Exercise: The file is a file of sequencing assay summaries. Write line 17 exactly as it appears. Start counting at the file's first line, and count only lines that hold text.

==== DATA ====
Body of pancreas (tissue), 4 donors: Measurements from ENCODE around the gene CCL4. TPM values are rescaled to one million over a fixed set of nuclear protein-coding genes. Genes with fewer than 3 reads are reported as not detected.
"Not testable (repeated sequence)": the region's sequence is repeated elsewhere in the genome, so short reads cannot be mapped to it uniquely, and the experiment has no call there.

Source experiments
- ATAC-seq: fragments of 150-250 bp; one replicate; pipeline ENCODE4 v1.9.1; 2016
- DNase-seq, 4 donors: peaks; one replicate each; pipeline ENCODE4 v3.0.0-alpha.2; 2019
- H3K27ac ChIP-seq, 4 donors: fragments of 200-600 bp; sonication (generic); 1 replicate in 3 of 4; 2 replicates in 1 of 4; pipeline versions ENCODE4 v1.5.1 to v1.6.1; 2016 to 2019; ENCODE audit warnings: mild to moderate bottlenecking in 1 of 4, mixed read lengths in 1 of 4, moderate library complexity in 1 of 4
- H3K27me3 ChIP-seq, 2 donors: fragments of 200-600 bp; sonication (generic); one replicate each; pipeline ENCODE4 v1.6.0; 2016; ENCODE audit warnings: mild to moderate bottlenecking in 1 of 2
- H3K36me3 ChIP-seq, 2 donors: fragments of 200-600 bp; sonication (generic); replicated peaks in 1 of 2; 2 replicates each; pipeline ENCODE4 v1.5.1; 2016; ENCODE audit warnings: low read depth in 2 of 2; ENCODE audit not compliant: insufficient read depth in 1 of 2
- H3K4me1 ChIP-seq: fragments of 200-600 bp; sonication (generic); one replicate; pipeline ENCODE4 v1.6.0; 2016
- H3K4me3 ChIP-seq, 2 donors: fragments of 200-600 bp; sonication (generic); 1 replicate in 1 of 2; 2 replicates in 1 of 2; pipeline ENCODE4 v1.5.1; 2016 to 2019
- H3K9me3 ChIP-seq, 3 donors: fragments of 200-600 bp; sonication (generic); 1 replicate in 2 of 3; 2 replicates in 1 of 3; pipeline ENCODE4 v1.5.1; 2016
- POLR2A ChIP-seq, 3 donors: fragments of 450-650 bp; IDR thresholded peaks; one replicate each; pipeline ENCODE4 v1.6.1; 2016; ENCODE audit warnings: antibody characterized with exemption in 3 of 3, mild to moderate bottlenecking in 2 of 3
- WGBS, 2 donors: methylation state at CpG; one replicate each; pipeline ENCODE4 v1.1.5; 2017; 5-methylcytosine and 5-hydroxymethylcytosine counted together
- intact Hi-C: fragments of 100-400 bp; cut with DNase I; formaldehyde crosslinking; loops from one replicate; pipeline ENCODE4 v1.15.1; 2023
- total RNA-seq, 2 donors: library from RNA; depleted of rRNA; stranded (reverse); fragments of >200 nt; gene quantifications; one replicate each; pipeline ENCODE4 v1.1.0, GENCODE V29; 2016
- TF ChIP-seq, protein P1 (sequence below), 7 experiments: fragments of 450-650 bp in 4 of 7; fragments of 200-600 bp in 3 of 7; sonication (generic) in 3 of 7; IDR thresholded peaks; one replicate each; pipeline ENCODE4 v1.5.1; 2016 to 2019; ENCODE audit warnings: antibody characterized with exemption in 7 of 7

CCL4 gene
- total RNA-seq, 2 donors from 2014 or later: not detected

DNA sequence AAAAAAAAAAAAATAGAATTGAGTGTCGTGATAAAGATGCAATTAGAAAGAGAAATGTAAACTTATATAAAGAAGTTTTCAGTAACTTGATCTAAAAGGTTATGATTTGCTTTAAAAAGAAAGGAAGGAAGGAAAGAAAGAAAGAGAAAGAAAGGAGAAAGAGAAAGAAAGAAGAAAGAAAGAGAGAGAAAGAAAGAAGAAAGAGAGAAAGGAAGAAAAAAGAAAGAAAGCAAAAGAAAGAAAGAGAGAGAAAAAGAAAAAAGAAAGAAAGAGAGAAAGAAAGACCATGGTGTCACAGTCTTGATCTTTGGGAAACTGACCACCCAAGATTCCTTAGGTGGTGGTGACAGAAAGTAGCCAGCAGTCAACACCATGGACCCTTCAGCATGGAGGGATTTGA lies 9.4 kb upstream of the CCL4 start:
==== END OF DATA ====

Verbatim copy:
CCL4 gene